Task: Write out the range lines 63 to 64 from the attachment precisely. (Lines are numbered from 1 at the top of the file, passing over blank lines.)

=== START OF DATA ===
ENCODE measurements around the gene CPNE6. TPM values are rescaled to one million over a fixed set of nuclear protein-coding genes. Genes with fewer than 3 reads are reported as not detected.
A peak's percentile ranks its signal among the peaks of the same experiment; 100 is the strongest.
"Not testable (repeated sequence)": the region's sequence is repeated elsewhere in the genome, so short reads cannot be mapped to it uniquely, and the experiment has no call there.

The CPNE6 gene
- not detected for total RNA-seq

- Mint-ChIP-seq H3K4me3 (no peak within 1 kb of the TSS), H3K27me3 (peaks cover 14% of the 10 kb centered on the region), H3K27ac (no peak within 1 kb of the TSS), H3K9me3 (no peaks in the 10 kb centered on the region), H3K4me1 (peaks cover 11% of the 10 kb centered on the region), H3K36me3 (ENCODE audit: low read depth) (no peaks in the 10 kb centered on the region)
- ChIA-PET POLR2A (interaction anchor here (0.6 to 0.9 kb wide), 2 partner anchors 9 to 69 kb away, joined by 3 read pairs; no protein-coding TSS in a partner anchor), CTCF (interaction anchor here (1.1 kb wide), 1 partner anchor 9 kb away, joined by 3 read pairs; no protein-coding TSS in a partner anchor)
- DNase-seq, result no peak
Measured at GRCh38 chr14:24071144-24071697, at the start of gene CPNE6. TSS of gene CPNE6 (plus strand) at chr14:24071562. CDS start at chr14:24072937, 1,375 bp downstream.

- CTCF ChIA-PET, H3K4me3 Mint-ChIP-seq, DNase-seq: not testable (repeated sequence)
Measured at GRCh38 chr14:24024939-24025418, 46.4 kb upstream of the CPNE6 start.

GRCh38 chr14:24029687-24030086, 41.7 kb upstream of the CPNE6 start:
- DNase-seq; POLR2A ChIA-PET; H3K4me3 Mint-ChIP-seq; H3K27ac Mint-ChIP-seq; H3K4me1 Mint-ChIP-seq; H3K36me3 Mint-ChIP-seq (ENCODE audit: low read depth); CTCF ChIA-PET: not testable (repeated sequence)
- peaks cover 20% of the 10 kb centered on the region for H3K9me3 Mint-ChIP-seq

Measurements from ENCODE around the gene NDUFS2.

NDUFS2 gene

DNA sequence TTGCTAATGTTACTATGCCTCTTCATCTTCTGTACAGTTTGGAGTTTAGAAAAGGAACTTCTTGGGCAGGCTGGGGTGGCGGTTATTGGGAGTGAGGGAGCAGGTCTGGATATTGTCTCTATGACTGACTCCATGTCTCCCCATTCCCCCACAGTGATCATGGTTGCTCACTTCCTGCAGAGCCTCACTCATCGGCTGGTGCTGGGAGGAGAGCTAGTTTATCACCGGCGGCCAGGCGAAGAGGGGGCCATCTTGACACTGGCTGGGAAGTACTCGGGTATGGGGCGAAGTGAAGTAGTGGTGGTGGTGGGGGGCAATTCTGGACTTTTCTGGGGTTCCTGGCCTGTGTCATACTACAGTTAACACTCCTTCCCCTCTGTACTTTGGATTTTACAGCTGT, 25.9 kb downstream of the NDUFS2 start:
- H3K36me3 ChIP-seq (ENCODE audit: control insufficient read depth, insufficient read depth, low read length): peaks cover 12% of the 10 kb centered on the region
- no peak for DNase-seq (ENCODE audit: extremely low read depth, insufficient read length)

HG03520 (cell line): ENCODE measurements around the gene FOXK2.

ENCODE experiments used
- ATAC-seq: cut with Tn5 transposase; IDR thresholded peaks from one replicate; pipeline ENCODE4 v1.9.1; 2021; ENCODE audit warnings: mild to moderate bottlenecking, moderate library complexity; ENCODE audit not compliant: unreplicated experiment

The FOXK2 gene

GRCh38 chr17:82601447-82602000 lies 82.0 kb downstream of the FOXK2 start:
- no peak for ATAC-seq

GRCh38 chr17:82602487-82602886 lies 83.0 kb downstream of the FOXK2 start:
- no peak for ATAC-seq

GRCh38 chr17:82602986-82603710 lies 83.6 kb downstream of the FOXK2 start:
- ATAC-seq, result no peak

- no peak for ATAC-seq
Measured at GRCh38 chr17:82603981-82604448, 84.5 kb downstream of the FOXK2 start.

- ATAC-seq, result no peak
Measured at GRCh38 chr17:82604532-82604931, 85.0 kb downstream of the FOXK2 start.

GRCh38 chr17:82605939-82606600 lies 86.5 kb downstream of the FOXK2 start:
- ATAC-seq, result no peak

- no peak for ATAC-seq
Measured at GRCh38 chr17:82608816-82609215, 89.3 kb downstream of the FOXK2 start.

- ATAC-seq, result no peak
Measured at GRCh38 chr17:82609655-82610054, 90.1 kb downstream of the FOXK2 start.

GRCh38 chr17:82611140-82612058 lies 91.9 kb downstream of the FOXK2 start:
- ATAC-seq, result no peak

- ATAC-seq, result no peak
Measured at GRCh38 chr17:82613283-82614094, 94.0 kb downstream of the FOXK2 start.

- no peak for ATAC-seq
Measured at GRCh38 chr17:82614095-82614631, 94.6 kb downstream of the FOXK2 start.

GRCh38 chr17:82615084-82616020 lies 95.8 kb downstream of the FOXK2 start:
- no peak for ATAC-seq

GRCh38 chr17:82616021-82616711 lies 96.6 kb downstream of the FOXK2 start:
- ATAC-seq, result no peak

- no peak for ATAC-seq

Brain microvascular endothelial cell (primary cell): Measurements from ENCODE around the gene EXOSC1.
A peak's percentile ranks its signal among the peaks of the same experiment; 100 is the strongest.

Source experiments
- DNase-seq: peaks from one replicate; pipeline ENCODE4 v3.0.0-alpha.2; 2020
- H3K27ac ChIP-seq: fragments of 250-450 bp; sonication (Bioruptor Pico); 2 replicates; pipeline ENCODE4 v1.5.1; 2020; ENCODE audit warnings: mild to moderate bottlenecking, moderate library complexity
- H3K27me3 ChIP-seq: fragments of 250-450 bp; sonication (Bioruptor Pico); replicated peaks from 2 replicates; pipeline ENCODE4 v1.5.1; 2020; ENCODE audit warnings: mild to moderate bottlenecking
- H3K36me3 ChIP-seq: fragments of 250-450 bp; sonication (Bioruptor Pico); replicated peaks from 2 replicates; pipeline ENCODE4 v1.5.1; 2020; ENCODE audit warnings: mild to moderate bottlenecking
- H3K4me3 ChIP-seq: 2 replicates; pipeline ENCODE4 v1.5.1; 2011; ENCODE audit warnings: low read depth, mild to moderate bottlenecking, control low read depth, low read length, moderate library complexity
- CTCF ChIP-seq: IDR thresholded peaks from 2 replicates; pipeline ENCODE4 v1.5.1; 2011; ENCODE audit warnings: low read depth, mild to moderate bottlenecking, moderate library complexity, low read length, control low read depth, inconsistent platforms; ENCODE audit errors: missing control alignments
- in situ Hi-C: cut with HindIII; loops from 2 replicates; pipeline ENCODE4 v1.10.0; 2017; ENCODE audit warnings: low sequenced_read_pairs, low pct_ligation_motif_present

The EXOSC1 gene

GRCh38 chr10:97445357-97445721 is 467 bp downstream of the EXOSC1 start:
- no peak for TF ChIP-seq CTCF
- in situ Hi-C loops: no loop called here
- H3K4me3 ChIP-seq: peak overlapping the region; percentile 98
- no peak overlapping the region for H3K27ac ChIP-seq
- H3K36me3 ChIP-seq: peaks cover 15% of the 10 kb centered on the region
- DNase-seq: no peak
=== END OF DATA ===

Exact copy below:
- no peak for TF ChIP-seq CTCF
- in situ Hi-C loops: no loop called here